More than 130 respiratory therapists, appointed as Political Advocacy Contact Team members by their states, headed to Washington, D.C. on May 1 to lobby their Congressional delegations seeking support for a Telehealth Pilot focusing solely on respiratory therapists.
“This year’s Advocacy Day on the Hill was one of the best,” said AARC Associate Executive Director for Advocacy and Government Affairs Anne Marie Hummel. “Even though Congress Members were on recess, it turned out to be an advantage because key health and legislative staff had more time to spend and were more engaged and attentive.”
A rewarding trip
Lisa Fuchs, MHA, RRT, CTTS, from Nebraska, found Hill Day to be very rewarding as an advocate for the profession.
“This past Hill Day was my third consecutive time to represent Nebraska in advocating for Telehealth Medicine,” Fuchs said. “To me, it’s easy if you’re passionate about your profession, the patients, and in ethically promoting something that can be the best care for the patient, and for the healthcare organization.”
According to Fuchs, three of the five Congress representatives she visited with had already done some research on respiratory care because of past Hill Day visits with Fuchs. As a result, they fully support the Telehealth Parity ACT, as well as the pilot.
“I came back to Nebraska feeling a sense of achievement on my short trip to Washington, D.C.,” Fuchs said.
Jennifer Blevin, RRT, RRT-ACCS, of Oklahoma, had the chance to meet with Alaura Ervin from Congressman Steve Russell’s office. They discussed the importance and need for RTs.
“This was my first time going to the hill with the AARC,” said Blevin. “I left the hill with a renewed passion for my profession and the need to move it into the spotlight. RTs are an extremely important part of health care and adding them to telehealth care is just common sense when it comes to patients with chronic pulmonary diseases.”
Making an impact
For Robert L. Shoemaker, a respiratory therapy student from New York, pushing the profession forward was his main goal for participating in Hill Day.
“I figured the best way to get involved and learn how to correctly push this wonderful profession forward was to join in the trip to Hill Day,” Shoemaker said. “Being a student, I was also motivated to go in order to see, learn, and ask questions to some of the top people in our profession.”
Shoemaker also enjoys politics and appreciated this behind-the-scenes experience.
“I loved it!” Shoemaker said.
The biggest takeaway from the trip for Shoemaker was witnessing how getting involved does make a difference. He believes that people who take the time to reach out to their representatives and senators and ask for their support help impact the growth of the respiratory care profession.
A positive experience
Having now attended two consecutive AARC Hill Days, Robert Aranson, BS, MD, FCCM, feels the experiences have always been positive. He is also the first chair of the AARC Board of Medical Advisors to attend Hill Day.
Dr. Aranson has been a pulmonologist and intensivist for 35 years; however, he started his medical career as an OJT RT in Maine during college and medical school.
“So I remember my roots, and how important respiratory therapy is to my medical subspecialties,” Dr. Aranson said. “RTs are often my right hand in taking care of my patients. So I feel obligated to help RTs in their mission, because the more success they achieve, the more success I will achieve in caring for my patients.”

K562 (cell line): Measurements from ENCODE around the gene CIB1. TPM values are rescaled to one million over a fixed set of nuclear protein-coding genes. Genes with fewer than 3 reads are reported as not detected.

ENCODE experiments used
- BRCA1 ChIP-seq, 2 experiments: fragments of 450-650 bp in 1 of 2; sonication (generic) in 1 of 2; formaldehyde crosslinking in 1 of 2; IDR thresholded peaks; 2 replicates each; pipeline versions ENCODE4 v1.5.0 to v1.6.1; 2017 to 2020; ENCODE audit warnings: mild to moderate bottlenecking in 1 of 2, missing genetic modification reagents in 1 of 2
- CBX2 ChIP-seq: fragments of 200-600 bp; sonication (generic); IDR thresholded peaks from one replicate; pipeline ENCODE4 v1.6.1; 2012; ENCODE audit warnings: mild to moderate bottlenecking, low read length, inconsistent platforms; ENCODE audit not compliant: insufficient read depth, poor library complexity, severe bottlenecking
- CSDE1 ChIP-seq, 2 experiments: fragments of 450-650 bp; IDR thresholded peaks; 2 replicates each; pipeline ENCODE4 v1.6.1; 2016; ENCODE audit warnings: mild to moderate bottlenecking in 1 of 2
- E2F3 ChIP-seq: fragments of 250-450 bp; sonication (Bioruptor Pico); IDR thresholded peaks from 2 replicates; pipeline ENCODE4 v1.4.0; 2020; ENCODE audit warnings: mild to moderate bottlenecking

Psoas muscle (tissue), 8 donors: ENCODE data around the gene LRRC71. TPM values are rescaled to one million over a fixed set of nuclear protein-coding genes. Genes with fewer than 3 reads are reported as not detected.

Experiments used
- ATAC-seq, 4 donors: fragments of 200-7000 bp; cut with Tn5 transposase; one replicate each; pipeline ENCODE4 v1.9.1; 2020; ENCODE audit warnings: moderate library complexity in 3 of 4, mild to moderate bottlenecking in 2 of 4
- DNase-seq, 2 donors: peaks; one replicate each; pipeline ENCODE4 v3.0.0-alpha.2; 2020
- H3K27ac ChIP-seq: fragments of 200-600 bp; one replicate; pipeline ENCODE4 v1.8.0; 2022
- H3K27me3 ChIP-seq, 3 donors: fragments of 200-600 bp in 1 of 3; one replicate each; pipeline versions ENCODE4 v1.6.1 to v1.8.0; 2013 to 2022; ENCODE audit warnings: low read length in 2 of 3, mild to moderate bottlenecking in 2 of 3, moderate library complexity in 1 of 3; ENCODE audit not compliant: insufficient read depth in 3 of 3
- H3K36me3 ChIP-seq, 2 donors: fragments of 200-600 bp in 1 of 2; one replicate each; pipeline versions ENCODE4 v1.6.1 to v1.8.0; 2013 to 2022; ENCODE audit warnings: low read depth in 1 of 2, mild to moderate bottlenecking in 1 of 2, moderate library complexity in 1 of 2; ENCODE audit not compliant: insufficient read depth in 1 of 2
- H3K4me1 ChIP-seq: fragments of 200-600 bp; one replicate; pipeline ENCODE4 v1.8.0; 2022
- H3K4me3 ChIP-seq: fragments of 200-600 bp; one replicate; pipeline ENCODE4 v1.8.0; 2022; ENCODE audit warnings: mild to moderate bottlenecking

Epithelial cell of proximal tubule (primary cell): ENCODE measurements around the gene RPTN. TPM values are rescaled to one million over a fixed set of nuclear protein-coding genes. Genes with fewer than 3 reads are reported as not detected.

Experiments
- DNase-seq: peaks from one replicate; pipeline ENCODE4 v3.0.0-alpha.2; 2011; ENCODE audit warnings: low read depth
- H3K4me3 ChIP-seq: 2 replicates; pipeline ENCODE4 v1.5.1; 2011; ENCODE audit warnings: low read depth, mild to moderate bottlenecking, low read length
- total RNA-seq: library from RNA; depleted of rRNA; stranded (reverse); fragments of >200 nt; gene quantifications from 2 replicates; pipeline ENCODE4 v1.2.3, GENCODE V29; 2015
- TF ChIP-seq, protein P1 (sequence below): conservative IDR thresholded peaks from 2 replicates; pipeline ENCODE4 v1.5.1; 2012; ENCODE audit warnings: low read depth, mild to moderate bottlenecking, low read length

Advocating for patients
Linda Nelson, BS, RRT, feels that coming to Washington, D.C. to advocate for respiratory patients in Nebraska is always a great experience.
“Not only because of the relationships that you form with advocates from across the nation but also because our representatives and their staff members are very welcoming and inviting,” Nelson said. According to Nelson, rural Nebraska has its own set of challenges in healthcare, with one being respiratory care and access to specialists. This lacking in providers and services is what motivates Nelson to advocate on behalf of respiratory patients and therapists.
“It is essential in our area to work as a team and the COPD pilot program and telehealth initiatives allow our facility to accomplish a goal to deliver comprehensive care at home in our local community,” Nelson said.
Frank R. Salvatore Jr., MBA, RRT, FAARC, has taken part in Hill Day for many years, meeting with dozens of office members. He continues to be amazed that these offices know of respiratory therapy and its role in patient advocacy.
“Between the fact that many of these offices remember our previous visits or the fact that they were receiving many e-mails from back home, they knew we were in town and why we were there,” Salvatore said. “The wheels of legislation grind woefully slow in Washington D.C., but we left there with a feeling that our meetings made an impact and we’re hopeful that there will be a bill for our proposed Telehealth Pilot.”
“Overall, there was a lot of support for our initiative and many asked for follow-up once we have a bill introduced,” Hummel said.
Always an advocate
Whether directly or indirectly, a Telehealth Pilot impacts patients and should be advocated fully.
“There is still going to be opportunities to write e-mails, make calls and even visit with the Representatives and Senators when they’re back in the district campaigning,” Salvatore said. “I encourage RTs to get to know what we’re advocating for and take any opportunity to get out there and advocate.”